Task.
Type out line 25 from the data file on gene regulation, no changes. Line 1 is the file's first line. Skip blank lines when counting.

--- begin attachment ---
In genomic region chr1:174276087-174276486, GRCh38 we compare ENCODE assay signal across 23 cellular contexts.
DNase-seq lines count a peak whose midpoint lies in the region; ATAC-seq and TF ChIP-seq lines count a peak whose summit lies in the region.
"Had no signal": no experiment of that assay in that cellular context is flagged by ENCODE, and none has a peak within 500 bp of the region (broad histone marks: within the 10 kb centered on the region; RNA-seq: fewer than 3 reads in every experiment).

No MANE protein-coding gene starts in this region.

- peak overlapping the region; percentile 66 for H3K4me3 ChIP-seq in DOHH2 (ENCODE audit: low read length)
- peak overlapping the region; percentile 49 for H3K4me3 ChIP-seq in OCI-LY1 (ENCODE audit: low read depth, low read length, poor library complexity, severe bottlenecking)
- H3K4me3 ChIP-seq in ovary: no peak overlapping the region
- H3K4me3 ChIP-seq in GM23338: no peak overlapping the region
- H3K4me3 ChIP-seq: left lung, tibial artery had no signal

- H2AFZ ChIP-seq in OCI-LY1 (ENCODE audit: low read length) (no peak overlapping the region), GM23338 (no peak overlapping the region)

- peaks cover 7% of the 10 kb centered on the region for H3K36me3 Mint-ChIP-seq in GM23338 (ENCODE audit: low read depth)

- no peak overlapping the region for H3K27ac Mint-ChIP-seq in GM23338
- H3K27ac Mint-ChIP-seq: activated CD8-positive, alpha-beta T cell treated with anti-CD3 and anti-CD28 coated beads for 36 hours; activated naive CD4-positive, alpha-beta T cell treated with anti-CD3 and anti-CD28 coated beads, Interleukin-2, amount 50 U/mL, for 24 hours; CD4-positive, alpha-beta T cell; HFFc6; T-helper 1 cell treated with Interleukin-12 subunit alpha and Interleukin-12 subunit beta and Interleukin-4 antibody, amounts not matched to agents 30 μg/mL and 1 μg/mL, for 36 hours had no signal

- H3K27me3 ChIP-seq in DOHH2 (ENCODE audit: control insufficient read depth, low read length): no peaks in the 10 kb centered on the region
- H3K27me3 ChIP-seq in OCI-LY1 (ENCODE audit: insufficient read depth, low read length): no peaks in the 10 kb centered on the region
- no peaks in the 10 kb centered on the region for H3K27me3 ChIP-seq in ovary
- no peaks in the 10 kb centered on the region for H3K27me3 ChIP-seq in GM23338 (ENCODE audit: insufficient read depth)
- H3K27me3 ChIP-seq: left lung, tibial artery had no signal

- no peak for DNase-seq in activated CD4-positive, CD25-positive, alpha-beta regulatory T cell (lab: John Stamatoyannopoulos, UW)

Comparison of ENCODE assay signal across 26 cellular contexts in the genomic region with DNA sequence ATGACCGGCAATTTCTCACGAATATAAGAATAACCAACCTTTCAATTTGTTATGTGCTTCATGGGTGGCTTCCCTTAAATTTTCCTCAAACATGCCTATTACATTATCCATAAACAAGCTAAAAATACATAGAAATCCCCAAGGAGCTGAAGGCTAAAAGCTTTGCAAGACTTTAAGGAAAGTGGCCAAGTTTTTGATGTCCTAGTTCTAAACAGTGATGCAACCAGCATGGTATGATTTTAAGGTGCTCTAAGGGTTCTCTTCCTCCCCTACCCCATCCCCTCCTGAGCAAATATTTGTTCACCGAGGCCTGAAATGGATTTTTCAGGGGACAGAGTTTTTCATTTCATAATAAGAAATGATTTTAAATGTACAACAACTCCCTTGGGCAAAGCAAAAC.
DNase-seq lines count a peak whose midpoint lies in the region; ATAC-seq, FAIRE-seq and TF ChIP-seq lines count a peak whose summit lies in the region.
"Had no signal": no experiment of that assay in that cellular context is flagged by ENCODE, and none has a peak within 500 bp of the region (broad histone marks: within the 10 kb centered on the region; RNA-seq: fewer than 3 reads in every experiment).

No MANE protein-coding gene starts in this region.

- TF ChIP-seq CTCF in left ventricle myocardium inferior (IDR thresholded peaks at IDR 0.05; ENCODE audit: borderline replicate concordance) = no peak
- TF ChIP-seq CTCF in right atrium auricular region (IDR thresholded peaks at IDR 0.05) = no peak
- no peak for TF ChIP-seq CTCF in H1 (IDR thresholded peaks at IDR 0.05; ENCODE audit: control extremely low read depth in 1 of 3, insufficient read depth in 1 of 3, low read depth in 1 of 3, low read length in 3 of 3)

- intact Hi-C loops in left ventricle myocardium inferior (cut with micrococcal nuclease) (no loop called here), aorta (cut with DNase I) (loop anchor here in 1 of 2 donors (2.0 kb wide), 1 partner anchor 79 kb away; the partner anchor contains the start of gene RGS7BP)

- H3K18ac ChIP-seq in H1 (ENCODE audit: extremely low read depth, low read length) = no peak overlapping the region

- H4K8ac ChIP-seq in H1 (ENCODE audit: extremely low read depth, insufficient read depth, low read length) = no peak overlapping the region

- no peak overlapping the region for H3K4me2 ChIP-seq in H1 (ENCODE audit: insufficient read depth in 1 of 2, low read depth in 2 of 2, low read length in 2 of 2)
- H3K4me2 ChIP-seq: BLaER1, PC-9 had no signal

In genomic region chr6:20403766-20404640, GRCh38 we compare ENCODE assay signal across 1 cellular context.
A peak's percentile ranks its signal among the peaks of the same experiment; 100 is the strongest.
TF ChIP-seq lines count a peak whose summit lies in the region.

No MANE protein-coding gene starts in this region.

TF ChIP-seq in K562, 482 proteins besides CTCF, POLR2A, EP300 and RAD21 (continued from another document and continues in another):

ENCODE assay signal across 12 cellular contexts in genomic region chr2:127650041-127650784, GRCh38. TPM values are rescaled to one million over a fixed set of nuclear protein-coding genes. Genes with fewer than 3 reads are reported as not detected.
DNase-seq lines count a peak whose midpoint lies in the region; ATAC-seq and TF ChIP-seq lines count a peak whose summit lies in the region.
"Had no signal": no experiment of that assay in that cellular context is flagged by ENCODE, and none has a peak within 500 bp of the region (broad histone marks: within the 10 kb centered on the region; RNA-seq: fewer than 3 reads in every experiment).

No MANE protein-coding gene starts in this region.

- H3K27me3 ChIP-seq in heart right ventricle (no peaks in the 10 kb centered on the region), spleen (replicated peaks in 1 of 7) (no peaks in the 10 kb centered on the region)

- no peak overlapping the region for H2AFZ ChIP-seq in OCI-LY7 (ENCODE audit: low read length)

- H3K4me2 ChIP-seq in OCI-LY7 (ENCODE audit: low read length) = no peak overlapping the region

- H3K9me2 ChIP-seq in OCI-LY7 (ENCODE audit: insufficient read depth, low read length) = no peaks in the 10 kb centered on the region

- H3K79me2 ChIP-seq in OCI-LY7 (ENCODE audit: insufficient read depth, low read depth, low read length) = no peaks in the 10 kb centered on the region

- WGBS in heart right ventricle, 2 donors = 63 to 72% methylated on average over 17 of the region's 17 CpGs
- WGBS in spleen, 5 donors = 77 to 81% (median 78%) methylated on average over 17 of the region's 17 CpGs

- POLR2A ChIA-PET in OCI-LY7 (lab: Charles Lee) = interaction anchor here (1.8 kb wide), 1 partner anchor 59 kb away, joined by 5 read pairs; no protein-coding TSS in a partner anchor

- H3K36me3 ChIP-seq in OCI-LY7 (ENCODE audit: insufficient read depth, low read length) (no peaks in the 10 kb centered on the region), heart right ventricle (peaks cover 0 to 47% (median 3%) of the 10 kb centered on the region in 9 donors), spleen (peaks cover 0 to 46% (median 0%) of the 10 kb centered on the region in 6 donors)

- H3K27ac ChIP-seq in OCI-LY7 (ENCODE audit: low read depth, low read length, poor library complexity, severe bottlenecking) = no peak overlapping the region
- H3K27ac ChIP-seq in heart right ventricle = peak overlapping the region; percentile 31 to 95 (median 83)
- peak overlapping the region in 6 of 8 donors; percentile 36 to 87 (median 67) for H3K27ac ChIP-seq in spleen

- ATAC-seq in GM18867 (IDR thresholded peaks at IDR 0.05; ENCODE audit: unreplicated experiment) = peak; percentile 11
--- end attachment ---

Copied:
- TF ChIP-seq CTCF in right atrium auricular region (IDR thresholded peaks at IDR 0.05) = no peak